The killing of OBL: therapy for the West
Why the shooting of a sickly has-been jihadist was turned into a momentous and historic occasion on a par with VJ Day.
We’ve had VE Day and VJ Day – is VOBL Day next? Reading the excitable political commentary on the death of Osama bin Laden, I wouldn’t be surprised. The killing of the head of al-Qaeda has been treated as if it were a momentous occasion on a par with the Allies’ defeat of Germany and Japan in the Second World War. Some reports even point out that Hitler’s death was likewise announced on 1 May, while newspaper headlines tell us this is ‘A great day in American history’. Perhaps VOBL Day will become a national holiday across the West, when people will gather to recall and celebrate the assassination of ‘the world’s most evil man’ (in the words of the Sun) and the fact that our children can now sleep peacefully in their beds.
There is an extraordinary disconnect between the response to bin Laden’s death and the circumstances in which the death occurred. And it’s a disconnect no one seems willing to face up to. The death has been celebrated as nothing less than an historic turning point for humanity, inviting solemn-cum-joyous statements from everyone from Barack Obama to Ban Ki-moon to Silvio Berlusconi, who wax lyrical about the world now being a ‘safer and better place’. Yet all that really happened in Pakistan is that a small group of American soldiers shot and killed an ageing, sickly man in a mansion, who was the nominal head of a small and increasingly fractured terrorist organisation and whose political isolation from the Arab masses had only recently been brilliantly illustrated by the Arab uprisings. The headlines should read ‘Has-been jihadist dead’; instead they say ‘World rejoices’.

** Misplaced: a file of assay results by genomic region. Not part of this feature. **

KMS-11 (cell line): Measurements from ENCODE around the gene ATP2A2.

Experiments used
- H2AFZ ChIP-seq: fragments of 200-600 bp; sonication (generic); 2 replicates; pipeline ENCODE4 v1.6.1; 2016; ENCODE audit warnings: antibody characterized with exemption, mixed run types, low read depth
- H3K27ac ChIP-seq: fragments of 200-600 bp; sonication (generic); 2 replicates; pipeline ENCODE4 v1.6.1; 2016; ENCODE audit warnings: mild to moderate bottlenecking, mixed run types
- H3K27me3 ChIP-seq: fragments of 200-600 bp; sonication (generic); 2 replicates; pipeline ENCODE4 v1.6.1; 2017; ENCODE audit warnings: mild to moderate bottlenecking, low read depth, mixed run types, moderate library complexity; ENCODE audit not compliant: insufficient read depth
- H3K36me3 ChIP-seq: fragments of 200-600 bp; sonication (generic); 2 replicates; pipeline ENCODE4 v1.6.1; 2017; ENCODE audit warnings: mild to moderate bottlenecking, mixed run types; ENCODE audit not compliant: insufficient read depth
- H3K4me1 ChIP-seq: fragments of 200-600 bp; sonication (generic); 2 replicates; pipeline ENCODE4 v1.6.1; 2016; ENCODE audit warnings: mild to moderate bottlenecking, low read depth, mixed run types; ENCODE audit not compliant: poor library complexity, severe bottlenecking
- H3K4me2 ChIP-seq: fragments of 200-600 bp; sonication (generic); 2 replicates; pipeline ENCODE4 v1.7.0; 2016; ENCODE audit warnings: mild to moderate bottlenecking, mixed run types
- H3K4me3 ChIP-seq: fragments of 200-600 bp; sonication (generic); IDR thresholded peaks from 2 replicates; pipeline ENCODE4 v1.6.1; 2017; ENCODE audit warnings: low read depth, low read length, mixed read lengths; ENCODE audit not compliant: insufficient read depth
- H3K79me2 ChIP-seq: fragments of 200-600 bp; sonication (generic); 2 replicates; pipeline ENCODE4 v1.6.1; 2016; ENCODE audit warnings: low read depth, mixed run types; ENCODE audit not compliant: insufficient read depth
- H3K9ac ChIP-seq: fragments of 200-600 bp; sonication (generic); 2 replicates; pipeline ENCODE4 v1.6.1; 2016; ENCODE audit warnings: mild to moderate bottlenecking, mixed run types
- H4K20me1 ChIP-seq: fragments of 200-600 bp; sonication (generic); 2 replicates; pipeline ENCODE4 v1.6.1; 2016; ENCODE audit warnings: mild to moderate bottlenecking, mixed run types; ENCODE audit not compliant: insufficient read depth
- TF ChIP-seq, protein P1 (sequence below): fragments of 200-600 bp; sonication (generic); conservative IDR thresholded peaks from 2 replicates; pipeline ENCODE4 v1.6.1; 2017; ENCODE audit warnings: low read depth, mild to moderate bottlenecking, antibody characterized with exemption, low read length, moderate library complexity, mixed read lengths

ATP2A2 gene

This disconnect is revealing, because it graphically illustrates what has always been the true relationship between the West and al-Qaeda – a relationship where it was the fearful overreaction of Western governments to al-Qaeda that sustained the myth and alleged power of bin Laden and his so-called holy warriors. In the post-assassination commentary OBL is presented to us as the mighty figurehead of an organisation that posed a mortal threat to Western civilisation. In truth he was always an isolated actor, with little support, no army and few weapons, yet who benefited enormously from Western fears and confusion. It was Western society’s culture of fear that fed and nurtured him; he lived off it, vampire-style. The most powerful weapon in his armoury was not his access to cash or those crazy young guys willing to blow themselves up in his name, but rather the abject willingness of Western governments to change their way of life and panic their peoples in response to his threats and antics.